I personally find a lot of the content to be more theory than practical advice. There’s a good number of tutorials, but also opinion pieces and tidbits from dev blogs discussing React and React Native.

But if you’re into React.js or want to get into it then this is your community.

17. /r/WordPress

reddit wordpress subreddit
Everyone and their mother should be familiar with WordPress by now. It is perhaps the most significant CMS currently powering 25% of the Internet.

If you write PHP or want to learn PHP, at some point you’ll find yourself digging into WordPress. Thankfully /r/wordpress is here to help with your questions, provide cool resources, and keep you up-to-speed with the latest happenings in WordPress land.

Developers with lots of WP experience might prefer to browse /r/ProWordPress. This community houses professional WordPress developers with links to tutorials and code resources for advanced WP dev techniques.

18. /r/Sass

reddit sass css subreddit
If you know how to write CSS then you should at least know about Sass. It’s a preprocessor that can automate code, import mixins/functions, and help you build modular CSS architecture with includes.

The /r/Sass community is small but dedicated. It currently has ~1,300 subscribers but only gets a few submissions per month. If you’re a Sass fan consider subscribing and breathing new life into the community.

Developer questions and relevant Sass links are all OK for submission content. As long as it’s relevant to Sass, it belongs in /r/Sass.

19. /r/RedditHax

reddit hax subreddit
Reddit allows moderators to style & maintain their own subreddits. Sometimes this leads to cool hacks and tricks, many of which get shared on /r/RedditHax.

It’s not a conventional subreddit but it’s a fun place to browse if you’re a developer. You’ll find crazy browser hacks and other helpful stuff for Reddit moderators.

If you’re looking for help styling your own subreddit then check out /r/CSSHelp instead.

20. /r/DailyProgrammer

daily programmer subreddit
Developers who love to keep learning will really enjoy /r/DailyProgrammer. It’s a sub with daily programming challenges labeled based on their level of difficulty.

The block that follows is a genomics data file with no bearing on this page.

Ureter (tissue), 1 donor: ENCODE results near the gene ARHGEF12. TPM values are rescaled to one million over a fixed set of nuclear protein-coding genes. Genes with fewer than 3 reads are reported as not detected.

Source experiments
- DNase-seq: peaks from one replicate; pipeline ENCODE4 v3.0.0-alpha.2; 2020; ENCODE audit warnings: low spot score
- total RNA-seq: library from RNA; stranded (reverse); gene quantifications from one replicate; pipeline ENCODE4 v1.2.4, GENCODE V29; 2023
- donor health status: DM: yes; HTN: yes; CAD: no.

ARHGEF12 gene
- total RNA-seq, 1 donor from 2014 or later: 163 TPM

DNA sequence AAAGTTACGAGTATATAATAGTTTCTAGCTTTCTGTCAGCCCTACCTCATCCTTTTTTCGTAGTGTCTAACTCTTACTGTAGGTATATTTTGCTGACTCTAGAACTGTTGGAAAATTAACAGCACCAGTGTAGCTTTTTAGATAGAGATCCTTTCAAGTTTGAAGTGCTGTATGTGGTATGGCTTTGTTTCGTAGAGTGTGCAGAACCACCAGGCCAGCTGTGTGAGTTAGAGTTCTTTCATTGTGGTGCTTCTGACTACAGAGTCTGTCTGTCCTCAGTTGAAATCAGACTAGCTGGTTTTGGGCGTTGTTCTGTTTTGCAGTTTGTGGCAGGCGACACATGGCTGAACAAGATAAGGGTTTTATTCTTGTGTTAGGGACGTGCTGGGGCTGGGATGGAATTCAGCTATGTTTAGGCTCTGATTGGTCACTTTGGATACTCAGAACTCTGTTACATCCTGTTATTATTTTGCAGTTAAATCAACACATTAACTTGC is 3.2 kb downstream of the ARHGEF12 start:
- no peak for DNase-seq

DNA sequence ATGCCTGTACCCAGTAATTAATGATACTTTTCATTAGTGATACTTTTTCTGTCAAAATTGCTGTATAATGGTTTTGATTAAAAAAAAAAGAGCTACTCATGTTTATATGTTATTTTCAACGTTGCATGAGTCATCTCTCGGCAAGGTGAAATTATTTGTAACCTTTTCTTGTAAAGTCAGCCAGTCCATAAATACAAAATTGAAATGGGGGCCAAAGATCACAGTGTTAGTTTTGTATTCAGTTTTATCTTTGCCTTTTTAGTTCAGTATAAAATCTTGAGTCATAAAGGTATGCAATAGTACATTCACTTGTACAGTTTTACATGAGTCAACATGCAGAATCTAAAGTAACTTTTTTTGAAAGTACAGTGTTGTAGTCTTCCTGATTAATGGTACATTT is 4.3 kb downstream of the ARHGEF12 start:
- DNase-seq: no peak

Not all of them relate to web development but they’re all relevant to coding and code theory. Passionate web developers love to learn and pick up new techniques from others. This sub is fun to browse if you’re curious to learn about weird problems and see how they’re solved by professional programmers. If you really know your stuff you can even contribute.

21. /r/LearnProgramming

learn programming subreddit
The place to go for real programming help is /r/learnprogramming. This sub boasts 240k subscribers and dozens of new submissions every single day.

You’ll find a lot of question related to software languages like C++ and Java. But web dev questions are allowed, like JSON/DB templates and RESTful web development.

If you can find a language-specific sub it may be easier to get answers there. For example /r/learnjavascript is a very active community and much more helpful with JavaScript questions.

But true programming goes much deeper and if you’re hoping to jump into that pool I do recommend /r/learnprogramming as a resource.

22. /r/web_programming

web programming subreddit
The term “programming” often equates to writing code for software. Over the past couple decades websites have slowly become recognized as software, and /r/web_programming is the place to learn about this software.

Whether you’re writing in JavaScript/Node, Ruby/Rails, Python/Django, PHP/Laravel or any other web language, this is a great sub to hang around. The only problem is that it’s very small with only 2k subscribers. But if you contribute to the discussions hopefully the community will grow larger in time.

23. /r/AskComputerScience

ask computer science subreddit
CompSci is a larger umbrella than strict programming. It does relate to programming, but in a theoretical/architectural way where computer science concepts are applied to the big picture of programming.

Reddit’s /r/AskComputerScience is a great place to ask your CompSci questions without feeling embarrassed. All questions are welcome from all education levels, and you may be surprised at the quality of answers.

Again this subreddit is devoted to all computer science but this can include webdev topics like Node.js. There’s also plenty of random CompSci stuff. It’s a good subreddit for devs who want to learn more about the world of programming.

24. /r/ProgrammerHumor

reddit programmer humor
Most content on /r/ProgrammerHumor ranges from a slight chuckle to a cringeworthy recoil of disgust. You will find plenty of poor-quality web code that’ll make you shake your head in awe.